A typical onboarding that uses the script takes 30 to 60 minutes. During the process, you're prompted for the following details:
|Azure login||When you're prompted, go to the device sign-in page, enter the authorization code shown in the terminal, and sign in to Azure.|
|vCenter FQDN/Address||Enter the fully qualified domain name for the vCenter Server instance (or an IP address). For example: 10.160.0.1 or nyc-vcenter.contoso.com.|
|vCenter Username||Enter the username for the vSphere account. The required permissions for the account are listed in the prerequisites.|
|vCenter password||Enter the password for the vSphere account.|
|Data center selection||Select the name of the datacenter (as shown in the vSphere client) where the Azure Arc resource bridge VM should be deployed.|
|Network selection||Select the name of the virtual network or segment to which the Azure Arc resource bridge VM must be connected. This network should allow the appliance to communicate with vCenter Server and the Azure endpoints (or internet).|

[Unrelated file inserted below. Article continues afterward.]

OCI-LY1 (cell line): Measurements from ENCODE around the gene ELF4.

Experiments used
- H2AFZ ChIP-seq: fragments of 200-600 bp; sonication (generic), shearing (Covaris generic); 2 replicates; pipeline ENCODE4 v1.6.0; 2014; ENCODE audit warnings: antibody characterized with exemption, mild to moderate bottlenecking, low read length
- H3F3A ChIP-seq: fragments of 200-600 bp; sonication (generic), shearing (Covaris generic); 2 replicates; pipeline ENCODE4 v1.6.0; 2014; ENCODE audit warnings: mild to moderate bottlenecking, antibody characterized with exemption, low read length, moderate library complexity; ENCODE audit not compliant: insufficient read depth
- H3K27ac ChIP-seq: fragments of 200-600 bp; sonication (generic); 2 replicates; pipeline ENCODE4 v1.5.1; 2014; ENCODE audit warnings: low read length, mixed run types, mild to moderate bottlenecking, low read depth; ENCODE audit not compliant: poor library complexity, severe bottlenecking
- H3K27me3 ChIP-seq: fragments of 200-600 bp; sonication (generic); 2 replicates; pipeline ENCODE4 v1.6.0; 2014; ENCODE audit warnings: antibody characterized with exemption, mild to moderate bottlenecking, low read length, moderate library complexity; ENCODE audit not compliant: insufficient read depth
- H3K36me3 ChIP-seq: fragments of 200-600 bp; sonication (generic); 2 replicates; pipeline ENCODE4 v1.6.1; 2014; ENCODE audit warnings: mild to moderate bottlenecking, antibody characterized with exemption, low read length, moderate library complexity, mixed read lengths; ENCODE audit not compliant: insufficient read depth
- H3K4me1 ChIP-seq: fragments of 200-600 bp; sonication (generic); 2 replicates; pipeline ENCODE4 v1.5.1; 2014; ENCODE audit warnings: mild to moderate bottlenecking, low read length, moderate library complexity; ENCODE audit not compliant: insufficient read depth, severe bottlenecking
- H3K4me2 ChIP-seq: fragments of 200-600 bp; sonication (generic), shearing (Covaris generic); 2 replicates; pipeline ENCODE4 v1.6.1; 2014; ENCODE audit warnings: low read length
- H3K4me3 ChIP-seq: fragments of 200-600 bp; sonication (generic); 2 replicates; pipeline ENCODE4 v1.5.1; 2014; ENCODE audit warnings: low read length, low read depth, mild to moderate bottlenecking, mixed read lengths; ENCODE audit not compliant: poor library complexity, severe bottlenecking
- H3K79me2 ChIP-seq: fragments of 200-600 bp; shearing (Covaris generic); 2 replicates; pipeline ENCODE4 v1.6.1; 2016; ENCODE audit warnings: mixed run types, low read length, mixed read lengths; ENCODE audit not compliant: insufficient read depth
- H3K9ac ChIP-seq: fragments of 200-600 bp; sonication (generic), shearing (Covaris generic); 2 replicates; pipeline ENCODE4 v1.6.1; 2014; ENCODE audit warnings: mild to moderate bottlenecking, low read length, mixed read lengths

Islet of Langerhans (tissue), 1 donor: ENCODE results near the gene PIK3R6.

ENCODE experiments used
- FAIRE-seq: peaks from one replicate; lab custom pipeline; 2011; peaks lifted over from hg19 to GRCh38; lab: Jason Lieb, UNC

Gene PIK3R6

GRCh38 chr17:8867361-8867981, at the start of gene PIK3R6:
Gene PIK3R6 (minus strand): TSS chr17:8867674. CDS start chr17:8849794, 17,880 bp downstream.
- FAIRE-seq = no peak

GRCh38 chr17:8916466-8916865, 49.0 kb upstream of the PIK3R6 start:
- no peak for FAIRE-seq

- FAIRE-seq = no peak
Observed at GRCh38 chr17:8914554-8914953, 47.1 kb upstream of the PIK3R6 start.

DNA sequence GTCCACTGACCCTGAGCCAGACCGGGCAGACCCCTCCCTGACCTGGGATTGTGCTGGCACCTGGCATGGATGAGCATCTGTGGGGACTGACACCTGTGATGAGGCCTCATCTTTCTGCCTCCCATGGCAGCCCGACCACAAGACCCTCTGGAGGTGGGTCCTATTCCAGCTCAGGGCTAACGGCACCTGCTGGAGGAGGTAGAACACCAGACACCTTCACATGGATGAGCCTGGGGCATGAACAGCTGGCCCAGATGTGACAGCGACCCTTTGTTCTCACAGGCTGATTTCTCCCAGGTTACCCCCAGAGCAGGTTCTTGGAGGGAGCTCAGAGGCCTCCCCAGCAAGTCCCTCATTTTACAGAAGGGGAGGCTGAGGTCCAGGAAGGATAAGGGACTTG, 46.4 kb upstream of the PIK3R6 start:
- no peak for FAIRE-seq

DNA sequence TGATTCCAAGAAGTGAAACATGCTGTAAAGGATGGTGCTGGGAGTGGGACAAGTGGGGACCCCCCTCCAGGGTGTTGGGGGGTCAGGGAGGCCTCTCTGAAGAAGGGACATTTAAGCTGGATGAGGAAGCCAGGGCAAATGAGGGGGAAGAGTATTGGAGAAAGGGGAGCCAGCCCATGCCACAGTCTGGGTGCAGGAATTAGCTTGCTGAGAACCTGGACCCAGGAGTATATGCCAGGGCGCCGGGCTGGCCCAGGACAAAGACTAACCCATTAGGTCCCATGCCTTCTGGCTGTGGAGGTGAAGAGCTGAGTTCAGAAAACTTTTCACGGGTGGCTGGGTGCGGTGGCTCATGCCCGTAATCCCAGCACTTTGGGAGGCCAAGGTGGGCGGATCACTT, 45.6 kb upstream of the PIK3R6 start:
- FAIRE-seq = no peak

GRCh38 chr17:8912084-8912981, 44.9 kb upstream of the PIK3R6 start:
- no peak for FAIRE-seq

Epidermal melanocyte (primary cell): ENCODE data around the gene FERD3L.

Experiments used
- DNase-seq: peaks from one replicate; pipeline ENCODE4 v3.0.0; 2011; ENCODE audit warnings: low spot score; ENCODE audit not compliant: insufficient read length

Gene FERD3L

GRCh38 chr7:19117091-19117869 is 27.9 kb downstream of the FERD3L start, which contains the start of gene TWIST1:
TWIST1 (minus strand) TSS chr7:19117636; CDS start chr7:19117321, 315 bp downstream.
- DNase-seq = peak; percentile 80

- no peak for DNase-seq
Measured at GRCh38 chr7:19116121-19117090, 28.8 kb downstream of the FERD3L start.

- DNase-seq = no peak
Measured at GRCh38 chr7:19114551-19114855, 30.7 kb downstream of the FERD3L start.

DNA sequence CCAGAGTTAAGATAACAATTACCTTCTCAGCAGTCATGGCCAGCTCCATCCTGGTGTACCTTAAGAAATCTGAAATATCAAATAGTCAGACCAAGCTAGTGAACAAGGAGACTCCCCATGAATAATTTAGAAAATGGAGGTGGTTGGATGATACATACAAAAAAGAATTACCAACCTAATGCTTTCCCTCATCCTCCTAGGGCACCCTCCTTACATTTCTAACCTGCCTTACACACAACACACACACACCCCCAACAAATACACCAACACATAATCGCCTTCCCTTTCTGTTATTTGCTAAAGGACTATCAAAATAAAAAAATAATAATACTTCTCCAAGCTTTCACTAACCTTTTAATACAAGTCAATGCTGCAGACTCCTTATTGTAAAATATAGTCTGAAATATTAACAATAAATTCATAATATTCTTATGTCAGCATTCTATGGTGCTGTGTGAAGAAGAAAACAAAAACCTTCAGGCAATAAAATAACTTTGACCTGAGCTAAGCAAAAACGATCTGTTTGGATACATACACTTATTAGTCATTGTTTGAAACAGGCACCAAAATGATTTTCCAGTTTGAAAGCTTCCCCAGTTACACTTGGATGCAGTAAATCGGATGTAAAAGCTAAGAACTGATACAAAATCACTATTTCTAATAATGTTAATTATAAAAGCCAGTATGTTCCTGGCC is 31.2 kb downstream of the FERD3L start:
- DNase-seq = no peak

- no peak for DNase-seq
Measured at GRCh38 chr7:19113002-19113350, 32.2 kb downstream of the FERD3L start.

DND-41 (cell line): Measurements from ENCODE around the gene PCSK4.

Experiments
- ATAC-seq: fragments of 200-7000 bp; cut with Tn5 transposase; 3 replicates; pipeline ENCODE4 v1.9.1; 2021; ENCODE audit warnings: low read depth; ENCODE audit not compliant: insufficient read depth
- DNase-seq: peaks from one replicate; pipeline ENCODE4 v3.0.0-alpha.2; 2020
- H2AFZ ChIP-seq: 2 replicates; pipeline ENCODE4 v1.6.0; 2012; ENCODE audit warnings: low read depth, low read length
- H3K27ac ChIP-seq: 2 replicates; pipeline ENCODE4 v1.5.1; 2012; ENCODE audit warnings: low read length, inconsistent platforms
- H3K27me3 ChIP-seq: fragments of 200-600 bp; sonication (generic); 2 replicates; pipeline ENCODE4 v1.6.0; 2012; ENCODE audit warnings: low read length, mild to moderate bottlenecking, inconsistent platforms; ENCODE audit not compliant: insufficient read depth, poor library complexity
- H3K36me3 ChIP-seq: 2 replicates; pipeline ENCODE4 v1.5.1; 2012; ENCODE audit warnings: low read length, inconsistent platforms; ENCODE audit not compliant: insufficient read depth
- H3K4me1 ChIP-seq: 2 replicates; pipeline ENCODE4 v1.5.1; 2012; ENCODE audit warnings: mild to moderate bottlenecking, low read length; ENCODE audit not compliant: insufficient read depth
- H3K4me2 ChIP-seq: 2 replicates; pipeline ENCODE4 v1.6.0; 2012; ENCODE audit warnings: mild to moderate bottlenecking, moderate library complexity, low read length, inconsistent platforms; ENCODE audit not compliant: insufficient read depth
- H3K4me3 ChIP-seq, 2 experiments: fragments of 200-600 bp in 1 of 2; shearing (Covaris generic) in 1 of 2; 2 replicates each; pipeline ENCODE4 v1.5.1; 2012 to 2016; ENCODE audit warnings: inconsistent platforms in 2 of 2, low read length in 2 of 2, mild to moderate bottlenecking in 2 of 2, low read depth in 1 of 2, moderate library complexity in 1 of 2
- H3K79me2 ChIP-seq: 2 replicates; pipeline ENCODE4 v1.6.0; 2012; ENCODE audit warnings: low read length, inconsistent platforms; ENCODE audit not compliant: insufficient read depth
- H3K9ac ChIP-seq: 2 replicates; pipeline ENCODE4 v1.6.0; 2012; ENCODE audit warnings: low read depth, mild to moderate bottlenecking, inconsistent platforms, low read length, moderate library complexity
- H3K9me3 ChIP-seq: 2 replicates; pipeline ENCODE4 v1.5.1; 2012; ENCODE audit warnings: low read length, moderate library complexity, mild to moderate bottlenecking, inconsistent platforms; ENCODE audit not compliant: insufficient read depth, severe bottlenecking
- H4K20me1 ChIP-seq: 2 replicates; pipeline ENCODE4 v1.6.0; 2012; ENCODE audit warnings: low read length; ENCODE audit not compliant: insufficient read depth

|Static IP / DHCP||For deploying Azure Arc resource bridge, the preferred configuration is to use Static IP. Enter n to select static IP configuration. While not recommended, if you have DHCP server in your network and want to use it instead, enter y. If you are using a DHCP server, reserve the IP address assigned to the Azure Arc Resource Bridge VM (Appliance VM IP). If you use DHCP, the cluster configuration IP address still needs to be a static IP address. When you choose a static IP configuration, you're asked for the following information: 1. Static IP address prefix: Network address in CIDR notation. For example: 192.168.0.0/24. 2. Static gateway: Gateway address. For example: 192.168.0.0. 3. DNS servers: IP address(es) of DNS server(s) used by Azure Arc resource bridge VM for DNS resolution. Azure Arc resource bridge VM must be able to resolve external sites, like mcr.microsoft.com and the vCenter server. 4. Start range IP: Minimum size of two available IP addresses is required. One IP address is for the Azure Arc resource bridge VM, and the other is reserved for upgrade scenarios. Provide the starting IP address of that range. Ensure the Start range IP has internet access. 5. End range IP: Last IP address of the IP range requested in the previous field. Ensure the End range IP has internet access. 6. VLAN ID (optional)|
|Resource pool||Select the name of the resource pool to which the Azure Arc resource bridge VM will be deployed.|